The zinc citrate component of the mouthwash can be provided by employing zinc citrate or by the formation of zinc citrate in situ in the mouthwash, such as by employing zinc chloride and citric acid in amounts sufficient to react to form the required amount of zinc citrate.

In mouthwash compositions of this invention zinc citrate is employed in amounts of from about 0.1 to about 15.0%, preferably about 0.2 to about 5%, and most preferably about 0.2 to about 2.0%, by weight based on the total weight of the composition so as to provide from about 7 to about 28 mg/kg body weight of the user thereof. The sodium fluoride is employed in the mouthwash compositions in an amount within the range of from about 0.01 to about 1% by weight. The mouthwash compositions of the present invention comprise the aforesaid zinc citrate, citric acid, sodium fluoride and alkali compound and a mouthwash carrier suitable for use in the oral cavity. The carrier can be water or an organic solvent such as alcohol.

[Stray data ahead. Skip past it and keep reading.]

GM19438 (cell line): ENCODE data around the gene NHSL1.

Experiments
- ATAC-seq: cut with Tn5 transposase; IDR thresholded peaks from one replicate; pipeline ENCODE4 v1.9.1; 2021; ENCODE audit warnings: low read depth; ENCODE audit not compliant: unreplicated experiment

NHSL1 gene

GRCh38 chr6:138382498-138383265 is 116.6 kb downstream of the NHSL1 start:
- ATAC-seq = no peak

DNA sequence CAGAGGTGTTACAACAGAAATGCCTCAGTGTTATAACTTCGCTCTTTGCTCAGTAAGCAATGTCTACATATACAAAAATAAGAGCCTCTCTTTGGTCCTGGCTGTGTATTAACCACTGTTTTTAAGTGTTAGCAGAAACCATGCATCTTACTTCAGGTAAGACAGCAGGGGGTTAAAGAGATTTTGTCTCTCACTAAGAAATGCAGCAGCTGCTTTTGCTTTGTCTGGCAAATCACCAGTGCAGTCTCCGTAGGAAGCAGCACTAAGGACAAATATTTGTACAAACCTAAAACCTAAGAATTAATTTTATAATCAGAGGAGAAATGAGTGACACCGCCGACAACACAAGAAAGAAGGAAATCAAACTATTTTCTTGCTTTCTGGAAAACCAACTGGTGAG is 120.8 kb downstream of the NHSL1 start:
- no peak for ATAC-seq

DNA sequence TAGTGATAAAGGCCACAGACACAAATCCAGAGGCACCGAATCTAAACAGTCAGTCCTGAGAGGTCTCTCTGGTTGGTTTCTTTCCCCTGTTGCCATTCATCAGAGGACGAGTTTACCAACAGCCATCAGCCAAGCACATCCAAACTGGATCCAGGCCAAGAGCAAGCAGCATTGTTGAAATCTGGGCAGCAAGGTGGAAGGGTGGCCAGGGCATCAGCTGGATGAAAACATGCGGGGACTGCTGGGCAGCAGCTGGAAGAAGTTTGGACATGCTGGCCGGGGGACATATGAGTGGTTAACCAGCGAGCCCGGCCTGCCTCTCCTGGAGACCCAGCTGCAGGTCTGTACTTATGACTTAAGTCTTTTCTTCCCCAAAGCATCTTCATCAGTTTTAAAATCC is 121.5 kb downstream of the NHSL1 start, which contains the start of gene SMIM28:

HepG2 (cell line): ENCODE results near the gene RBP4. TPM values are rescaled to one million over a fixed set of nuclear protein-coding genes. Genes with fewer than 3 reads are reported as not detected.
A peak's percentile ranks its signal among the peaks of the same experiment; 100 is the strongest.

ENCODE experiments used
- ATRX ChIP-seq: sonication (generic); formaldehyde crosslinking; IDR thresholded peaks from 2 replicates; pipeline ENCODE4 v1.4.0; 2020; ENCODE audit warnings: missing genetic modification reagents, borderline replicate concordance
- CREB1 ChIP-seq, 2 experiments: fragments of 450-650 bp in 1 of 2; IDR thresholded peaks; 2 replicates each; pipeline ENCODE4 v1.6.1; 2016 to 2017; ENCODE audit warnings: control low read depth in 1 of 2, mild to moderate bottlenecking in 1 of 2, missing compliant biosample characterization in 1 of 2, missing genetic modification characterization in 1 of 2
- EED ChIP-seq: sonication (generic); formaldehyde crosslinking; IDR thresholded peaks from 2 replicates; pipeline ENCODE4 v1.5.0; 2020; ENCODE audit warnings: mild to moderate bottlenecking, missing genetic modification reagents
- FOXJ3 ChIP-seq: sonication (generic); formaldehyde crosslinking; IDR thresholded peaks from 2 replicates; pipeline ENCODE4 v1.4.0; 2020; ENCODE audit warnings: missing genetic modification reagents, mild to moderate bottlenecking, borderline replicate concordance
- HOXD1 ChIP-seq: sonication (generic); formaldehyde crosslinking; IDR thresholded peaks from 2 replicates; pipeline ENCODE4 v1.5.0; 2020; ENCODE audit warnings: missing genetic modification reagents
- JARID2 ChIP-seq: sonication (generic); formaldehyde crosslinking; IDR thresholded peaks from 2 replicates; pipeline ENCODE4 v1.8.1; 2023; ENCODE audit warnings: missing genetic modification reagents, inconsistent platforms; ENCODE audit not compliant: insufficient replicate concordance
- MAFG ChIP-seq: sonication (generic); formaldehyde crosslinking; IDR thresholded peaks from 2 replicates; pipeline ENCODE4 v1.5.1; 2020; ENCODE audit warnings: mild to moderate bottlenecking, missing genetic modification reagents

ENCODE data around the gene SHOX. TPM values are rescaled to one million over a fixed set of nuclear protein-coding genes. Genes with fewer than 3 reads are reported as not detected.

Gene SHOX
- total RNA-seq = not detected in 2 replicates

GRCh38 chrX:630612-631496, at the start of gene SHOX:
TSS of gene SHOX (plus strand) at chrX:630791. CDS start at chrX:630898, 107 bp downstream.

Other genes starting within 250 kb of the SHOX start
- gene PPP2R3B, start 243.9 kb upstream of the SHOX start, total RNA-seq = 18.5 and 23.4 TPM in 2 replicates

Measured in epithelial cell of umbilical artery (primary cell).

The citric acid in the mouthwash composition is required to solvate the zinc citrate compound. The amount of citric acid employed will be a amount sufficient to solvate the zinc citrate and ideally is in a molar ratio of 1 mole zinc citrate to 2.76 moles citric acid. However, the amount of citric acid that can be used to solvate the zinc citrate can range from about 1.5 to 10 molar, preferably about 2.25 to 10 molar, and most preferable from about 2.5 to 3.5 molar, relative to 1 mole of zinc citrate.